The Truths We Dare Not Speak About Illegal Immigration
In the last 48 hours almost everything that can be said about illegal immigration has been said. But I am more interested in a few truths that are never quite spoken.
1) Why the Sense of Exemption? Why and how exactly do the supporters of illegal immigration justify massive disobedience of federal law? I suspect the answer is predicated in large part on the source of illegal immigration — that if it were a question of a half-million entering illegal Rwandans or Balkan peoples each year, the issue would have remained strictly a matter of legality.
I posed a hypothetical once to a Mexican consular official in a public debate, framing the request by inquiring whether he thought there would be anything wrong, say, with freighters coming ashore on the California coast, and unloading 1-2,000 Chinese nationals on average each day — few of whom would be legal, English-speaking, or with high-school diplomas.
He seemed shocked, outraged even — more so, when I added that Chinese-language facilities would be soon mandated within public services, and a sort of Chinese cultural appreciation movement would be embedded within the schools to help encourage and invigorate illegal Chinese immigrants in their own personal odysseys within California.
My own puzzlement lasted mere seconds, since the consul quickly cited Mexico’s historical affinity with, and indeed (emotional, linguistic, legal?) claims upon, the southwestern United States. Presto -- here arose the unspoken assumption of the advocates of open borders (or at least of those who feel that illegal aliens should be exempt from federal immigration statutes): historical grievances have made enforcement of the law rather debatable, given that sovereignty, national borders, and the notion of a definable America altogether are “problematic.”
2) The Great Paradox. Also not mentioned is another contradiction that goes to the very heart of illegal immigration, multiculturalism, and assimilation: millions risk their lives to opt for a different paradigm (whether that is primarily economic, cultural, political, or social, as the particular case may be) that entails a sort of rejection of Mexico and acceptance of its antithesis in America.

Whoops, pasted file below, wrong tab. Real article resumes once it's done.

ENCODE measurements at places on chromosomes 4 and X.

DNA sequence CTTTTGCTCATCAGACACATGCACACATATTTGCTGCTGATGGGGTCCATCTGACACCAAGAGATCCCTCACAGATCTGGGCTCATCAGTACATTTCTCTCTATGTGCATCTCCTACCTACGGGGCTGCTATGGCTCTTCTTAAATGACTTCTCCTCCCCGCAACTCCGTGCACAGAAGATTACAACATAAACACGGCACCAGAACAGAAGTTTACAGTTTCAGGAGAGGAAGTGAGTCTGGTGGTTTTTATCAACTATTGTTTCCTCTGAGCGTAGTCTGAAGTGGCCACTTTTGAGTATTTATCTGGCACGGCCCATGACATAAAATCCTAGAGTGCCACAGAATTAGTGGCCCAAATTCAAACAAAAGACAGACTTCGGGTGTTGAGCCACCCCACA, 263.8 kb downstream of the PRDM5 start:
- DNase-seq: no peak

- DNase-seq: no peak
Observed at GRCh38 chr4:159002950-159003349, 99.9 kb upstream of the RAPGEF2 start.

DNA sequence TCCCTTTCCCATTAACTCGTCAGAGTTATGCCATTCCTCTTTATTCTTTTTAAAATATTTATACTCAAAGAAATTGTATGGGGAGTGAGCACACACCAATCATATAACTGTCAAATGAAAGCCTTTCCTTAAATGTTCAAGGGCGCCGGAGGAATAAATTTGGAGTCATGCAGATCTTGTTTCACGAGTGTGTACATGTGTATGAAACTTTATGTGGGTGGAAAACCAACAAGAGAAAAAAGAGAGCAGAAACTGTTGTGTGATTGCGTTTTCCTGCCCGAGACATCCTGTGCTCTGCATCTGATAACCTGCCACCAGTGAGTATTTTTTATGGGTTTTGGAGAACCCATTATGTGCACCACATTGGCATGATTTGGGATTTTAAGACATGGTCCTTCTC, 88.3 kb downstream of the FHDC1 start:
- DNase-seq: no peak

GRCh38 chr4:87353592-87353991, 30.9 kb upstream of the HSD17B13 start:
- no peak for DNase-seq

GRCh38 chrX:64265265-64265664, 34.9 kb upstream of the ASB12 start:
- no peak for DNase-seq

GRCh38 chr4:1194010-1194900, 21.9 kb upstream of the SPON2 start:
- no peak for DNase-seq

In other words, millions (as in the case of immigration everywhere) are willing to cast aside cultural, linguistic, ethnic, familial, and tribal ties for something quite different across the border. That said, why then would not both immigrant and the host facilitate and amplify that choice by insisting on English, assimilation, and immersion within the mutually preferred host culture?
Americans are increasingly confused by the tone of the debate, in which self-appointed spokesmen for illegal aliens and indeed, on occasion, illegal aliens themselves seem so critical of policies embraced by 70% of the American populace of all classes and races that they so eagerly wish to join. In cases of the May Day parades, why would alien demonstrators appear so critical of the country (or at least its law) that they so desperately wish to stay in, and so fond and romantic about the country that they so desperately wish to leave? It all makes little or no sense, other than the emotional anger at the paradox of wanting to be in a lawful America without being lawful. Even if the Mexican flag is a symbol of ethnic solidarity, in the manner of the Italian flag for a few East Coast communities, it nevertheless conveys the message of romance for a nation that by all accounts has treated its own quite poorly. And when we get to the purported racialist charges against supporters of closed borders, it all becomes Orwellian, given that Mexico’s ruling elite is as about as racist a government as one can imagine — a Spanish heritage aristocracy glad to see its own indigenous peoples fleeing northward while charging their receptive host with racism.
3) The Distortions of Affirmative Action. I do not understand how mere transit across the border enables the illegal alien to plug into the industry of affirmative action. And, yes, that happens sometimes in the first, more often in the second generation. Someone born, raised, and living in Mexico can cross illegally into the U.S., have a child, and, ipso facto, that child is entitled to a sort of historical reparation or, perhaps, is seen as a beneficiary of “diversity” programs.
All this is predicated on the unspoken assumption that by virtue of Mexican ancestry the current alien has encountered more discrimination or adversity in a few years of the new millennium than say the Arab- or Punjabi- or Armenian-American immigrant of long duration. This is as absurd as it is an ignored consideration.